“It’s not a gift,” Chow said. “If I give it to her for personal (benefit), that is unethical. But we’re doing it because the city has no money, it is short on cash. And she is doing this (trip) on the official capacity of the city. There’s nothing unethical about it. I sponsor so many trips for any level of politicians.”

“I’m a little bit disappointed in you,” Chow added to a reporter. “As a journalist, you are the one that’s unethical.”

Earlier this week, The News Tribune reported the mayor’s use of Chow’s frequent flier miles to cover her airfare for an official city trip to Asia may have violated ethics rules.
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UPDATED Tacoma: City ethics board to review complaints against Strickland, Campbell

Tacoma’s citizen Board of Ethics will convene later this month to review separate complaints filed against Mayor Marilyn Strickland and Councilman Marty Campbell, the city clerk’s office confirmed today.

The complaints — both filed by local gadfly John Hathaway — essentially contend that Strickland and Campbell separately violated city rules for varying reasons.


The complaint against Campbell — largely based on an email discussion between the councilman and Ahndrea Blue, the operator of a controversial East Side food bank — requests an ethics investigation of Campbell’s actions in setting up a recent public meeting about the food bank.

“Was it ethical for Campbell to tell Ms. Blue’s partners one thing or even contact them in the first place and then willfully blindside, lie to, obfascate(sic) and mislead Ms. Blue when she openly asked for the same information and are his action(sic) a violation of City Ethics Code ,” Hathaway’s emailed complaint asks.

(I’ve yet to reach Campbell via email or phone today, but will update this post with his comments after I talk to him. He has previously told me that he’s done nothing wrong.)

UPDATE 5:55 p.m. Campbell just called and reiterated he’s done nothing wrong.

“Frankly, I think that this really is just an attempt to create more controversy in an issue that doesn’t need anymore controversy,” he said.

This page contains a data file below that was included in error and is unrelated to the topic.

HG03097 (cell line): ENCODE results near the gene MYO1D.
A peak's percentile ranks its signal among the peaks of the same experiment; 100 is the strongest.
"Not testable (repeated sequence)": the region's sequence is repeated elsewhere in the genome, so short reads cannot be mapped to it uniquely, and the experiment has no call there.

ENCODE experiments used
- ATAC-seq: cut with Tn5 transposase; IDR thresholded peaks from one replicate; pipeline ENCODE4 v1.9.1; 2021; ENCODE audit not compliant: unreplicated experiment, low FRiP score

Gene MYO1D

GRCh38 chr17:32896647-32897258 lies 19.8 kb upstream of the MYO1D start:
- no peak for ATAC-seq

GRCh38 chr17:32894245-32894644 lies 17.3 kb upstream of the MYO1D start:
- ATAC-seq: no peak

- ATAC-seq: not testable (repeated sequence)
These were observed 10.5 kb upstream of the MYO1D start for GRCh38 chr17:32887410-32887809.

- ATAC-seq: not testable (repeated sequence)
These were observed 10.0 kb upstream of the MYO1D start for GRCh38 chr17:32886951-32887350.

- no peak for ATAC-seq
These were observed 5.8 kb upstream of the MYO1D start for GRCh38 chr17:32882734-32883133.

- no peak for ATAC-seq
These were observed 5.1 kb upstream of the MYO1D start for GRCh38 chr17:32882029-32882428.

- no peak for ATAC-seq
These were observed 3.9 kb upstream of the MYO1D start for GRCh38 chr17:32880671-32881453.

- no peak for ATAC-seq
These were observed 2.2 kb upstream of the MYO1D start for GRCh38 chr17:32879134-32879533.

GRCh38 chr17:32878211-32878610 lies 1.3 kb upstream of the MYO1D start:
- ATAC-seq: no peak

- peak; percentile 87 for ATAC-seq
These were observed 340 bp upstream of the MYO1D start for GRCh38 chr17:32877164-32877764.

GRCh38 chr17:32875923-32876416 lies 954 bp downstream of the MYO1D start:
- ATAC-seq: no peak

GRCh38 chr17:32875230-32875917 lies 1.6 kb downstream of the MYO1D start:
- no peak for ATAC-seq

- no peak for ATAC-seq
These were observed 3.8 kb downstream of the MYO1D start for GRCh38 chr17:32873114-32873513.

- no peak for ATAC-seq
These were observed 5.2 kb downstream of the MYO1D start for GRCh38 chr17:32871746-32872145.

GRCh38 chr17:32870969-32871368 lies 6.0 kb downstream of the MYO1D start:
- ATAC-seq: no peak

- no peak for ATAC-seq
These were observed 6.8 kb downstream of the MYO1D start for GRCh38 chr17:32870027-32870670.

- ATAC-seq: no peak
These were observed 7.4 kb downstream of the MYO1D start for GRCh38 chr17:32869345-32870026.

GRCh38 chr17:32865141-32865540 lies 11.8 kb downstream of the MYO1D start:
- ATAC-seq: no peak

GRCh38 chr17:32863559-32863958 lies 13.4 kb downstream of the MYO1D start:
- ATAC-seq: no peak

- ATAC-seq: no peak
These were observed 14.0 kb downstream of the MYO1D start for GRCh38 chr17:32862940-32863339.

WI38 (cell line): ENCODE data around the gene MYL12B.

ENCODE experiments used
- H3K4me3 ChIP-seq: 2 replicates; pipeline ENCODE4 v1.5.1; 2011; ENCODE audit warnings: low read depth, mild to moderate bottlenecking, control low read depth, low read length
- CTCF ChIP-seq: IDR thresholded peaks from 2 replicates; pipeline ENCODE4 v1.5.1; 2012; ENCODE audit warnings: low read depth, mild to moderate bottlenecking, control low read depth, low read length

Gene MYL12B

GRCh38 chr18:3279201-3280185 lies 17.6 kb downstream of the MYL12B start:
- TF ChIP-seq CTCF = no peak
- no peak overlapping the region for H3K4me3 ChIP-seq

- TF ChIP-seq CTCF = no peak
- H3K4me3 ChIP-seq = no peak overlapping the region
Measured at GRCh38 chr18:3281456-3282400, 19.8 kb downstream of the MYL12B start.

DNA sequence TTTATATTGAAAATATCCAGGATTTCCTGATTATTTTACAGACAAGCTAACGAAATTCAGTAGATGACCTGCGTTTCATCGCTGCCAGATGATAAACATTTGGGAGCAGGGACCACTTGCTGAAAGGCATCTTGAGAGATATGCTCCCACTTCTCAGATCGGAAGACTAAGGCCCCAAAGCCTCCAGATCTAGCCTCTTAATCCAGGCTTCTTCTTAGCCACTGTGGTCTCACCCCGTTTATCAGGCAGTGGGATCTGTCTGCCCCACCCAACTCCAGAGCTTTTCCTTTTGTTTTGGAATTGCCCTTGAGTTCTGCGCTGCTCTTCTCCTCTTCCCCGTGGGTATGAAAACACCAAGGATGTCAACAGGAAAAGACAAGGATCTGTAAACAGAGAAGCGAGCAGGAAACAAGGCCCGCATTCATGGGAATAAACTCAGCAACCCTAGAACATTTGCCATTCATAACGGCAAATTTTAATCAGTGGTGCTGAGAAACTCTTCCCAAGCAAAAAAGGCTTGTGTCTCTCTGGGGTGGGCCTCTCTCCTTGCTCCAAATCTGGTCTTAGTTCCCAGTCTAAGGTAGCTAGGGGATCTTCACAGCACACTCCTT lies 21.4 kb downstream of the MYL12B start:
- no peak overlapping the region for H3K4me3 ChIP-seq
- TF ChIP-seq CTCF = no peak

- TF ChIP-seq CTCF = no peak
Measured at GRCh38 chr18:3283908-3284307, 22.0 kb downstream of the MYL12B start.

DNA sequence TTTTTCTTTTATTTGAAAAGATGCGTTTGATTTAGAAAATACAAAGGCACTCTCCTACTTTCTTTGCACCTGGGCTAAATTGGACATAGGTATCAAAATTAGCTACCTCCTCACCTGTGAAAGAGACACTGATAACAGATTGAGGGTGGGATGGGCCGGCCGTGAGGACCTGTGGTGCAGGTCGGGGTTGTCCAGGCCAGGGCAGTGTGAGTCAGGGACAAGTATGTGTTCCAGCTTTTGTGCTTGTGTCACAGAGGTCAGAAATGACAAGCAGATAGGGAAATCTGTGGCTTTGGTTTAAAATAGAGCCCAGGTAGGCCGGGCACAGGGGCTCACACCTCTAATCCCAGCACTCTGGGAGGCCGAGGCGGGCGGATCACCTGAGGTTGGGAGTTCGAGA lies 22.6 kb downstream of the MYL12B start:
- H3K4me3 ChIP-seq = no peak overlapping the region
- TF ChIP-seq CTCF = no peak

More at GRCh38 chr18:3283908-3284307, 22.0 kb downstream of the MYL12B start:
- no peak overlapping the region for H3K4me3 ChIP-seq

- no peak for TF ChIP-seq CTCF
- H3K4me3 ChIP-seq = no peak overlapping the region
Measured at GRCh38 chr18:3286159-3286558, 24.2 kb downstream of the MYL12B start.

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Tacoma’s ethics board to get subpoena power among code revisions

The Tacoma City Council on Tuesday unanimously adopted a slate of recommended revisions to the city’s ethics code that, among other changes, will grant subpoena power to the citizen Board of Ethics.

Sean Armentrout, the five-member panel’s chairman, has said subpoena power is essential for the board to carry out its mission: Reviewing ethics complaints against Tacoma’s top managers and elected officials.

Since its establishment in 2006, the board has worked without that special legal authority to command subjects or witnesses of an investigation to testify or disclose records.

The lack of subpoena power has yet to become an issue, Armentrout has said. But he and other board members agreed it is needed to ensure future cases that come before the board can be thoroughly investigated.

(Similar municipal ethics panels, such as the City of Seattle’s Elections and Ethics Commission, have held such subpoena powers for years).

The recommendation was one of several proposed revisions to the city’s code of ethics that the board proposed to the City Council. (We wrote about the recommended changes here and here.) Last night, the council largely accepted and approved all recommendations, making just one amendment to a proposed campaign filing requirement. Among the proposed changes adopted:
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Tacoma: Council to weigh subpoena powers for board, other ethics recommendations

Members of a city board charged with reviewing ethics complaints against Tacoma’s top managers and elected officials are seeking subpoena power to help them in their cause.

“In order to conduct our duties, we feel that (subpoena power) is something that would be necessary,” Sean Armentrout, chairman of the city’s Board of Ethics, told Tacoma City Council members last week.

The recommendation to empower the five-member ethics panel with special legal authority to command subjects or witnesses of an investigation to testify or disclose records is among a host of proposed revisions to the city’s ethics code.

The City Council is expected to consider the board’s recommendations at its regular meeting Tuesday.

Among its suggestions, the board wants to revise the code’s section on “prohibited conduct” for city officials and employees. It wants to remove “an appearance of impropriety” from the list of barred conduct, because it’s “too vague and subjective,” Armentrout said.

The board also wants to broaden a definition for city officials’ conflicts of interest to include financial relationships beyond just contractual ones now cited in the code, he added.